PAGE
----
5. Work: Growing up I was always fearful of telling my parents that I was bored because as soon as I did I would find myself with some sort of household job a lot less fun than doing nothing. Whether that was painting the fence or working in the garden it did reinforce the idea of family responsibility and usually the results were pretty satisfying. Think about having your kids do a few jobs around the property you might be amazed at how infrequent you hear the "I am bored" refrain.

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Saturday, July 11, 2009

Chilliwack Real Estate Market – The Townhouse and Apartment Markets “Unreal Real Estate”

The Chilliwack Strata market which includes townhouses and apartments continues to struggle and it is here that the best deals are to be found by buyers. These properties tend to be very reasonably priced, in fact, the June average sale price hovered around $219,000 being based on an average offering price of $225,500.

The June sale average price represents a value 9% lower than that of a year ago. Last month there were 83 sales reported by the Chilliwack and District Real Estate Board (CADREB) with townhouses outselling apartments by a ratio of 3 to 1.

At the time of writing there are 548 properties for sale in the Chilliwack Board area and more to be found in developer marketed sites.

Weak apartment sales are forcing some developer marketed sites to fire sale some of their inventory making this is a great time to be an investor. Just this week I received marketing offering to sell near new 1 bedroom apartments starting at $89,900 and 2 bedroom apartments starting at $129,900.

Unreal - real estate.

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I am of course also a working real estate agent and ready to help your sale or purchase of real estate.

Tuesday, July 7, 2009

Community Culture: Harrison Festival of the Arts takes a Step beyond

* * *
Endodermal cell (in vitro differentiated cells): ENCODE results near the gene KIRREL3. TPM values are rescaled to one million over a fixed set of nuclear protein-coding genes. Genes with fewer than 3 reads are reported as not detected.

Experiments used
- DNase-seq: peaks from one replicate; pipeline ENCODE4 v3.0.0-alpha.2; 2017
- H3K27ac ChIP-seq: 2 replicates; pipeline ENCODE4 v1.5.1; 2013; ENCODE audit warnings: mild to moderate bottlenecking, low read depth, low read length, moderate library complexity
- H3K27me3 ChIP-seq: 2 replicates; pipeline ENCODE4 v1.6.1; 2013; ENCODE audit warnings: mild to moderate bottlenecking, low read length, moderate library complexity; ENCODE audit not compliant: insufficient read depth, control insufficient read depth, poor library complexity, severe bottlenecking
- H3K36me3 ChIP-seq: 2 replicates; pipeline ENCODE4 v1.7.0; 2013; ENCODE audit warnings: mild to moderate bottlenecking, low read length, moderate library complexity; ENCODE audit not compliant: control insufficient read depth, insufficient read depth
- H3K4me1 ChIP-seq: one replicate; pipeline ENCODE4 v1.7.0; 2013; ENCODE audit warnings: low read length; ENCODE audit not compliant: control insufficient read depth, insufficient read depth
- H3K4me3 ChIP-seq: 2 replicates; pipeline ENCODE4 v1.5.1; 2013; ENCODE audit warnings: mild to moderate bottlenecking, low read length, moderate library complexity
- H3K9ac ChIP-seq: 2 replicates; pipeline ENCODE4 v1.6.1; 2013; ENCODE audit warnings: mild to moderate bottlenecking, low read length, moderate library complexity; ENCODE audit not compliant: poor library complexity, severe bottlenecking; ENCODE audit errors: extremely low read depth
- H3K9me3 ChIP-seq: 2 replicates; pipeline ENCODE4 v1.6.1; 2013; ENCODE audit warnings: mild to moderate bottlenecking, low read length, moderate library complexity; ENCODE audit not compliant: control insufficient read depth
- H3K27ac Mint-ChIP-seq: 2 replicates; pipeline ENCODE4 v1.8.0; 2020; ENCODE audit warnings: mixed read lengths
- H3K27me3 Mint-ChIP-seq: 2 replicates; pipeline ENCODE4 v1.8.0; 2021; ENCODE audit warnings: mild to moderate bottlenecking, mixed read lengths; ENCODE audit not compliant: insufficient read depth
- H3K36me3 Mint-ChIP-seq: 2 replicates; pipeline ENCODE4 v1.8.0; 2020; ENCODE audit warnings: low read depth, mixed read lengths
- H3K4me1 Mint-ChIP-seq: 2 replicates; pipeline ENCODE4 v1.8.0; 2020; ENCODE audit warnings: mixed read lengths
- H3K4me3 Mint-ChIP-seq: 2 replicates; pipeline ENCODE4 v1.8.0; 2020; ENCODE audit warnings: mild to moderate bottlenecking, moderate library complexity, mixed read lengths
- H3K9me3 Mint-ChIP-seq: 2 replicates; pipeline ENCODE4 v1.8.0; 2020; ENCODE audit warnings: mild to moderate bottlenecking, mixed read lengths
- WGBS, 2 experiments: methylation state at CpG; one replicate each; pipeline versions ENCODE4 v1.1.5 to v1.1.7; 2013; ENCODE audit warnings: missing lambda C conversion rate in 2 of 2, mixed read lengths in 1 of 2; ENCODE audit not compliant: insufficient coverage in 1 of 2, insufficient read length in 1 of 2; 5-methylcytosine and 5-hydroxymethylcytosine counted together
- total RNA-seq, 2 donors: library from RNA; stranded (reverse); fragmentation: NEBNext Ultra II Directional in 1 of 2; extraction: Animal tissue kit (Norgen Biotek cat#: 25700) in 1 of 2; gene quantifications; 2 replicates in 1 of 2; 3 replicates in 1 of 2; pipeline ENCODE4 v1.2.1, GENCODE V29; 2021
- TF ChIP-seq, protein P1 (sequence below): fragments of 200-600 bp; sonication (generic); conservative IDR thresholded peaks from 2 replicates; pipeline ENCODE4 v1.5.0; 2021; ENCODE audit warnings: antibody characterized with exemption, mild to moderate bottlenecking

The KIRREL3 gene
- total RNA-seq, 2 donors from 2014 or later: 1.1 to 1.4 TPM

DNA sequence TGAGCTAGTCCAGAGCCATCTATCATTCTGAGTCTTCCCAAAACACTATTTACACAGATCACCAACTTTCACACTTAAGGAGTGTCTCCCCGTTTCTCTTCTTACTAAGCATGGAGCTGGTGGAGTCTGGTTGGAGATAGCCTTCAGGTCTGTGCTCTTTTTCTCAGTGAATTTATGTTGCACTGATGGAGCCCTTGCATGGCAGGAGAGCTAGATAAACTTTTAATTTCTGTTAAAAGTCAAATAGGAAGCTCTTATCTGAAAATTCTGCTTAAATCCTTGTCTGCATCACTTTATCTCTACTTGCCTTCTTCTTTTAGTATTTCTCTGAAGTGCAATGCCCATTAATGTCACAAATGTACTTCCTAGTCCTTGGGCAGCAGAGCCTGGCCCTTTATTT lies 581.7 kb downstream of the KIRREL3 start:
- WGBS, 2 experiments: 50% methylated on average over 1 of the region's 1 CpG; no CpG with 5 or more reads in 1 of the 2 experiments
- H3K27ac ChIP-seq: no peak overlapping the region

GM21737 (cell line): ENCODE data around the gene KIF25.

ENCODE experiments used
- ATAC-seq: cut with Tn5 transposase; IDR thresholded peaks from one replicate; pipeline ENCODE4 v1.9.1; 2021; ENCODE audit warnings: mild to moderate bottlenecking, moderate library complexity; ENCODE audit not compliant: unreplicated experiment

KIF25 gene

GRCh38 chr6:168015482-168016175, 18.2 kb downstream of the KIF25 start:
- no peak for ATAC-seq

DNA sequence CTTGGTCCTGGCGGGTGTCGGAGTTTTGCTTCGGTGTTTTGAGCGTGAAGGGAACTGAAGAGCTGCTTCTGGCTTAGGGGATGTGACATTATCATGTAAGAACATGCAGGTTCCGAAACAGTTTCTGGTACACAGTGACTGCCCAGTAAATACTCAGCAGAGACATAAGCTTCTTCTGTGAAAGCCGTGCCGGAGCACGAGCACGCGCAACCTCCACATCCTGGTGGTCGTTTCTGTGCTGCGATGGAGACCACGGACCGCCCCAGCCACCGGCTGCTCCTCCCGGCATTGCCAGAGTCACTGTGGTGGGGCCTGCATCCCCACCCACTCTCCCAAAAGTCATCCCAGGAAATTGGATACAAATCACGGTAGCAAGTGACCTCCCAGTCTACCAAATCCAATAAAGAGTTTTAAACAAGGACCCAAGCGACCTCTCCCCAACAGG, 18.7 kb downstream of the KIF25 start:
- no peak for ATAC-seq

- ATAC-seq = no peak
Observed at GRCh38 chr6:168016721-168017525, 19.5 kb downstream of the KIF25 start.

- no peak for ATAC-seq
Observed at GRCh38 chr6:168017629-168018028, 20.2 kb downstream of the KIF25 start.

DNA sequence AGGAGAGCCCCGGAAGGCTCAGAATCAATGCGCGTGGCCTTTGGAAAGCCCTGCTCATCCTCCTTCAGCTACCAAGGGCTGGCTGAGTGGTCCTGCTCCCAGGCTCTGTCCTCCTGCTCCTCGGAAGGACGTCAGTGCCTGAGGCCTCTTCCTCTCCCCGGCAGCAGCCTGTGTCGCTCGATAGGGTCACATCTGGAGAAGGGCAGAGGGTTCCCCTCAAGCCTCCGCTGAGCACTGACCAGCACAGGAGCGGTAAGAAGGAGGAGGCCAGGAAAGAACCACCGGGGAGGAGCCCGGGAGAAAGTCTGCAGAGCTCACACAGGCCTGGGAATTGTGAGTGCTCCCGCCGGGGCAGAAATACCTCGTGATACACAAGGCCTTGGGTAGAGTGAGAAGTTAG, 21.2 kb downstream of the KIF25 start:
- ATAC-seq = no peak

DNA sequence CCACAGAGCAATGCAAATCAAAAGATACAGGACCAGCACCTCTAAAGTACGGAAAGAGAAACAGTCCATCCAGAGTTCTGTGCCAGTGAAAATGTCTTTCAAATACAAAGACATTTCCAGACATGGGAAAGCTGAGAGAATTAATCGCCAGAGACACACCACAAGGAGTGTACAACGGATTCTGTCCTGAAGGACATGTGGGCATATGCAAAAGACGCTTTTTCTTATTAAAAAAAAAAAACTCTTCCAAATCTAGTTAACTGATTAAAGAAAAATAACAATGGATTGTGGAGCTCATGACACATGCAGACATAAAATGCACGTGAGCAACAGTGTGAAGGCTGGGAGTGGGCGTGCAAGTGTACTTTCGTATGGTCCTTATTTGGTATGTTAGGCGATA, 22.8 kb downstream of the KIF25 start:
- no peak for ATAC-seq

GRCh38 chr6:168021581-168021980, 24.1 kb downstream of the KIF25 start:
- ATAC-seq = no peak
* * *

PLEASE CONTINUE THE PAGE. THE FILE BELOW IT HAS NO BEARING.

“Live, Work, Play”; the best communities offer all of these elements to its residents but Harrison Hot Springs BC takes a step beyond ramping up its "Play" part by welcoming the world.

Starting Friday, July 10, 2009 is the 31st Annual Harrison Festival. My family and I have attended this event many times, and for us, it is a "July" highlight giving us exposure an amazing array of international music, art as well as those mysterious creative juices that seem to surround such happenings. Evening performances fall into the “do not miss” category and are held in the cozy 242 seat Memorial Hall located on Esplanade Ave. just off the beach. This year’s schedule includes 8 nights of music, a literary reading and a play production from the University of the Fraser Valley. The Hall is pretty intimate which makes sure that you experience all things wonderful on a warm summer night, throbbing rhythms, an engaged audience in a small heritage hall venue.

For kids there is Children’s day which is held July 15th, 2009 11:00 am to 4pm. Jugglers, comedy and music mixed in with a lot of kid’s activities. The cost for the day is a reasonable $6.

“On the Beach” music is all but free. This year the new plaza shown in the picture I took last week will soon be the epicentre of entertainment. A button donation of $2 supports these concerts. A great deal of volunteer time goes into ensuring that the “Show goes on” and that everyone has a good time. Give them a hand by donating what you can.

For “Play” Harrison Hot Springs offers one of July's best cultural experiences. Plan to attend.

More information can be found at
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Saturday, July 4, 2009

Chilliwack Real Estate Market Summary - June 2009

June 2009 showed a continued strengthening in the sale of detached (stand alone) houses with a total of 166 sales in the month as compared to 155 sales in June a year ago, making this the second month in a row where sale numbers have exceeded 2008 totals. Average prices for homes $335,000 are about 7% lower than those of 2008 and with favourable mortgage interest rates there has been a lot of activity in the entry level of housing as buyers take advantage of this win-win situation.

This market for houses, if you want to think of it as being either a Buyer's Market, Balanced Market or Seller's Market, is presently at the lower end of a Balaned Market with about 18% of house listings selling in the month. My expectation is that July will remain in Balance as well.

Friday, July 3, 2009

Community Culture: Agassiz celebrates Canada Day amongst the trees

I hope that everyone had an enjoyable Canada Day! I spent a portion of my day at the Agassiz "Canada Day Celebration in the Park" visiting with some old friends and sharing a piece of 142 birthday cake.

The weather could not have been better, sunny and bright with the enormous trees of Pioneer Park providing a dappled light over the festivities. Community is perhaps the first decision that a buyer should make and the"tone" of a place is often portrayed well by its hosted community events. Attend as many as you can. I always recommend that a thorough scouting of a community begins with events like the ones held on Canada day.

Where is Agassiz? Have a look.